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Changes Ahead
Reach Advisors' James Chung, REIS' Victor Calanog
“The future is lumpy, but not unnavigable,” said Reach Advisors prez James Chung, who joined Reis research guru Dr. Victor Calanog during a ULI New York demographics discussion last week at Kirkland & Ellis. Instead, we’re in a “jump-ball economy,” a continuation of consumers reassessing their preferences, aspirations, and constraints—and it’s a reality we’ll live with for a while. While the top 10% of income earners are still relatively strong, the majority of households aren’t in the position to rebound in the short- and mid-term, he says. Keep an eye on demographic shifts: a 10% increase in immigrant population’s birthrate, 80% of twenty-somethings who’ve never married, and a shift to women in earnings and education. He predicts another 50 million people in the US by 2025, and 36% increase in the 65-plus population by the end of the decade. “Multifamily will see the tailwinds,” he says.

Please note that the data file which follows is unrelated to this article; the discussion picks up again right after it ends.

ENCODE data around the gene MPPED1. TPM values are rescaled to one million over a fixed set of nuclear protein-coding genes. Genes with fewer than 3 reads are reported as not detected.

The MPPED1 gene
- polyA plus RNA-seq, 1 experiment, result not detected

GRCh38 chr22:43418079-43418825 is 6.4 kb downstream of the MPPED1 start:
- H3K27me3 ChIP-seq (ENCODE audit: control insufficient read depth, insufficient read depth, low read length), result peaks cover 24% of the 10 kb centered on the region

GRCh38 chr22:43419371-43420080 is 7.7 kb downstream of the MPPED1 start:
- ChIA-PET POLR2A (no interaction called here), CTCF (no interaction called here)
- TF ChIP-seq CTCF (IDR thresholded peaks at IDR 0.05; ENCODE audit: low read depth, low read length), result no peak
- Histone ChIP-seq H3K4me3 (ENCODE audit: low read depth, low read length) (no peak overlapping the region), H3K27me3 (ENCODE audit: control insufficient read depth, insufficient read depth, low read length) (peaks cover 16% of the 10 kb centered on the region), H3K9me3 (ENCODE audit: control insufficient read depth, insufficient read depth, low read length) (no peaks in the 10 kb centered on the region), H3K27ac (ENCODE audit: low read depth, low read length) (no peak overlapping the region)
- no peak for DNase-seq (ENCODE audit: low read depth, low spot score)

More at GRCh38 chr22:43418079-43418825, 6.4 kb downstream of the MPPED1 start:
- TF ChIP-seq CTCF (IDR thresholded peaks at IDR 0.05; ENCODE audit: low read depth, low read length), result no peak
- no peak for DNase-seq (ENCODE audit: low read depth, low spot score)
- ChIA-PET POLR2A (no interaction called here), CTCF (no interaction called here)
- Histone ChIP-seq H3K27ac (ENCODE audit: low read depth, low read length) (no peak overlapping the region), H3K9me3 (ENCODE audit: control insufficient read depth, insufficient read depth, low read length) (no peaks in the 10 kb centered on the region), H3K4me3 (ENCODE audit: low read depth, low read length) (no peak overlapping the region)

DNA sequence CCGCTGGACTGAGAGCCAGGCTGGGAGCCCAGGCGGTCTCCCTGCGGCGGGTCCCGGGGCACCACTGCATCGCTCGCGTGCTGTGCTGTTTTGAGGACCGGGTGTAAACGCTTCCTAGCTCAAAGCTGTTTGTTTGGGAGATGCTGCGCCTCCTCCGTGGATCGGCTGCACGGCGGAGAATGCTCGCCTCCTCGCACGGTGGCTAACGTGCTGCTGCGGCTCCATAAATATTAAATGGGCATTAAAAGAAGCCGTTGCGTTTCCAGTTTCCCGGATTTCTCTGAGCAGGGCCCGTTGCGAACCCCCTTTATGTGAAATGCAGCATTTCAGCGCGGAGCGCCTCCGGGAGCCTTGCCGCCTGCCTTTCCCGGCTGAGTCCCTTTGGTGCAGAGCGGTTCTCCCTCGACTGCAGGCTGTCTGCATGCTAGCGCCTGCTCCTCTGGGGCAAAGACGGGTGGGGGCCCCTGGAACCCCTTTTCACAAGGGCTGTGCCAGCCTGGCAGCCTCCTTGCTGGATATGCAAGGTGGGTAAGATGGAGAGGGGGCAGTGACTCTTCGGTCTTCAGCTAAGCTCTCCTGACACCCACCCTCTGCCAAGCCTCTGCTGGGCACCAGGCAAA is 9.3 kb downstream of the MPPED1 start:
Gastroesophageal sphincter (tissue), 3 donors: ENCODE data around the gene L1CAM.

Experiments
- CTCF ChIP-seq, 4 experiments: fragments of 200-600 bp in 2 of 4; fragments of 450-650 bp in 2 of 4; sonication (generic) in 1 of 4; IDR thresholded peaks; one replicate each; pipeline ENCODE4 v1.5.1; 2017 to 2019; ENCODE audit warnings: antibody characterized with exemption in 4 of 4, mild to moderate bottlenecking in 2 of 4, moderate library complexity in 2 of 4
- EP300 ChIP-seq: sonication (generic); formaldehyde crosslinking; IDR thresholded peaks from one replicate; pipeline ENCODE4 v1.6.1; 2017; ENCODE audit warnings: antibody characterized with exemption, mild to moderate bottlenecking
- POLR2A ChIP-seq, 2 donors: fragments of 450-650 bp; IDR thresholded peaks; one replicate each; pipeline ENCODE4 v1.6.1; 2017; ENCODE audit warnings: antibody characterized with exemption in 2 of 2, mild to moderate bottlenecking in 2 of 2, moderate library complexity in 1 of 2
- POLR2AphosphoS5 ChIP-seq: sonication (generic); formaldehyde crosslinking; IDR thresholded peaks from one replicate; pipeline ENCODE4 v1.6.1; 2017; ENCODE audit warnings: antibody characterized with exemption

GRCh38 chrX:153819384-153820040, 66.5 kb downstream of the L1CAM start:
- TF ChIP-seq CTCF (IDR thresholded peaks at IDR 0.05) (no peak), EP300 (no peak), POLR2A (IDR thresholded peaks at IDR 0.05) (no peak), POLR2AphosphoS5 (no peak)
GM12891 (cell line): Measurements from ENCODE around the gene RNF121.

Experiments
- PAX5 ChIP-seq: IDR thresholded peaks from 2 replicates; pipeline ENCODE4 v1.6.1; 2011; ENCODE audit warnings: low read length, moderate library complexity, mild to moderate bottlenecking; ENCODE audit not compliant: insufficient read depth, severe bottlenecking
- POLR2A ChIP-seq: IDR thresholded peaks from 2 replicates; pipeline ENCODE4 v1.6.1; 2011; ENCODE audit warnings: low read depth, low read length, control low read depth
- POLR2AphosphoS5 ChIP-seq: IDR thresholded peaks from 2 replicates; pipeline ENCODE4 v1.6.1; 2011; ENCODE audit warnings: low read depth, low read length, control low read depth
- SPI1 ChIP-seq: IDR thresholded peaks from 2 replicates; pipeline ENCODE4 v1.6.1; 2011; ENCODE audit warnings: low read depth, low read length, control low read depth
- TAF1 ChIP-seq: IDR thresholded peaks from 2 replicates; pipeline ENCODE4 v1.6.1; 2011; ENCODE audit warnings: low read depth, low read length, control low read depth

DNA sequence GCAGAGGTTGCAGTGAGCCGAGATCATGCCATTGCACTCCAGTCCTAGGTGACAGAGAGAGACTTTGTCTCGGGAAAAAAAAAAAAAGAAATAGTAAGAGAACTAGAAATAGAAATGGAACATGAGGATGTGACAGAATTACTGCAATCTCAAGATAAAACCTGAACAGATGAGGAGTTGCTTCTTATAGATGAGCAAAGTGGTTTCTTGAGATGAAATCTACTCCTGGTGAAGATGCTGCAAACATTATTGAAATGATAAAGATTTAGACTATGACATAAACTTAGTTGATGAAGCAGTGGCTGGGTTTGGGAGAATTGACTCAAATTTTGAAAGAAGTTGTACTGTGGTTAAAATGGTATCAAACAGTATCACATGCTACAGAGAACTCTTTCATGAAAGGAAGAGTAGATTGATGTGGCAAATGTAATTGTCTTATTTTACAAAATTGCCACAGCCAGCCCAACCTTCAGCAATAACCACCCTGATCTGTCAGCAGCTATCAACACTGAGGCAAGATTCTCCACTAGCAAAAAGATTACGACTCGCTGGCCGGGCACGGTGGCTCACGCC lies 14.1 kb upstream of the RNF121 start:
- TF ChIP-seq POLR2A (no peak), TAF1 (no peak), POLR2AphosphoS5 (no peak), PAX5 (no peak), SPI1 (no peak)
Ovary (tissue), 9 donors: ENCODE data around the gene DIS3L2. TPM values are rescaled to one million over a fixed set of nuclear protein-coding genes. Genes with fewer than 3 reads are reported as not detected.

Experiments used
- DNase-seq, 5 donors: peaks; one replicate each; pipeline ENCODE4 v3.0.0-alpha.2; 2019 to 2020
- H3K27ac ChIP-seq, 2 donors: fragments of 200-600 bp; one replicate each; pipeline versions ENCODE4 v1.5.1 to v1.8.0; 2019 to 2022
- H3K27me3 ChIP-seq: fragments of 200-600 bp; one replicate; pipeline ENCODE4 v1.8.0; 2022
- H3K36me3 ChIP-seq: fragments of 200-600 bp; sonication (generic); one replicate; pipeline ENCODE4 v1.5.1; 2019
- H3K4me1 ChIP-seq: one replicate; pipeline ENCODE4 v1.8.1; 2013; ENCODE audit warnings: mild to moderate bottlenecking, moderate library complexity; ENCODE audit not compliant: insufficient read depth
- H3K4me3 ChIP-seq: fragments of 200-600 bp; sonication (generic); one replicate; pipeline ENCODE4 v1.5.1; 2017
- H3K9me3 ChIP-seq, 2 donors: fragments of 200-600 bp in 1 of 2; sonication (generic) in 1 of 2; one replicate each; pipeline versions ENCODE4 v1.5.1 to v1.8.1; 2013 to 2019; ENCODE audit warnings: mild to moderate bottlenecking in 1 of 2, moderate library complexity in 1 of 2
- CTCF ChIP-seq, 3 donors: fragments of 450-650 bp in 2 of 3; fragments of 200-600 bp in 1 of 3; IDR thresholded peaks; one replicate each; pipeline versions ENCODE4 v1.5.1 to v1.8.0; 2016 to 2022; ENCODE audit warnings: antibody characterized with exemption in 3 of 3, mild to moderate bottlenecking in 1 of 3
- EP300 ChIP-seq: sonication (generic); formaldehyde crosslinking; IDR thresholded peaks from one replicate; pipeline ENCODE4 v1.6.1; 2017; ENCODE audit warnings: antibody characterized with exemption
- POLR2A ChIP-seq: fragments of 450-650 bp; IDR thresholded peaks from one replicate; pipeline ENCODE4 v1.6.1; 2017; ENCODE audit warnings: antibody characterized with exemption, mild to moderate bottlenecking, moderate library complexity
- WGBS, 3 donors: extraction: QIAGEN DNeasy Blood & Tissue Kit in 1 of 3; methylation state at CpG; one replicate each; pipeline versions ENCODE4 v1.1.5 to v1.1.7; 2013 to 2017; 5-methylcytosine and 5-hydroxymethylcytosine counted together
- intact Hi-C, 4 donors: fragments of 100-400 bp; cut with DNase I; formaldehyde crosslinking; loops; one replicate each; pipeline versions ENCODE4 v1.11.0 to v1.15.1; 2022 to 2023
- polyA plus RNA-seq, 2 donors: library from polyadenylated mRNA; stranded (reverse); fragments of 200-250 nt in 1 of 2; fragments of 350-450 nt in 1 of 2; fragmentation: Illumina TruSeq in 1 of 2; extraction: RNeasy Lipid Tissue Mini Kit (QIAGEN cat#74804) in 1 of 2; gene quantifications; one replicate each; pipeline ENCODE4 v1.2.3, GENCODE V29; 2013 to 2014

Reach Advisors' James Chung, REIS' Victor Calanog, Related’s Gregg Gushee, Massey Knakal’s Bob Knakal, AmCap’s Jake Bisenius, and Kirkland & Ellis’ Stephen Tomlinson
Victor and James join Related’s Gregg Gushee, Massey Knakal’sBob Knakal, AmCap’s Jake Bisenius, and Kirkland & Ellis’ Stephen Tomlinson. Victor says we might be back to where we were pre-recession in 2014 or 2015, and projects this year’s GDP growth to be between 3.5% and 4%. State and local government cutbacks will remain a drag on growth, and expect volatility in monthly job numbers; interest rates will stay low for the rest of the year, but watch out for inflationary pressure. Multifamily shows promise: Q4 saw a sharp decline in supply, and some submarkets are showing rent growth above 10%. There’s also empirical evidence for residential “doubling up” of subfamilies and the 25 to 34 set living with parents. Overall, several markets have hit bottom, while others are on way to a healthy recovery, he says—but there’s still risk in markets withoversupply.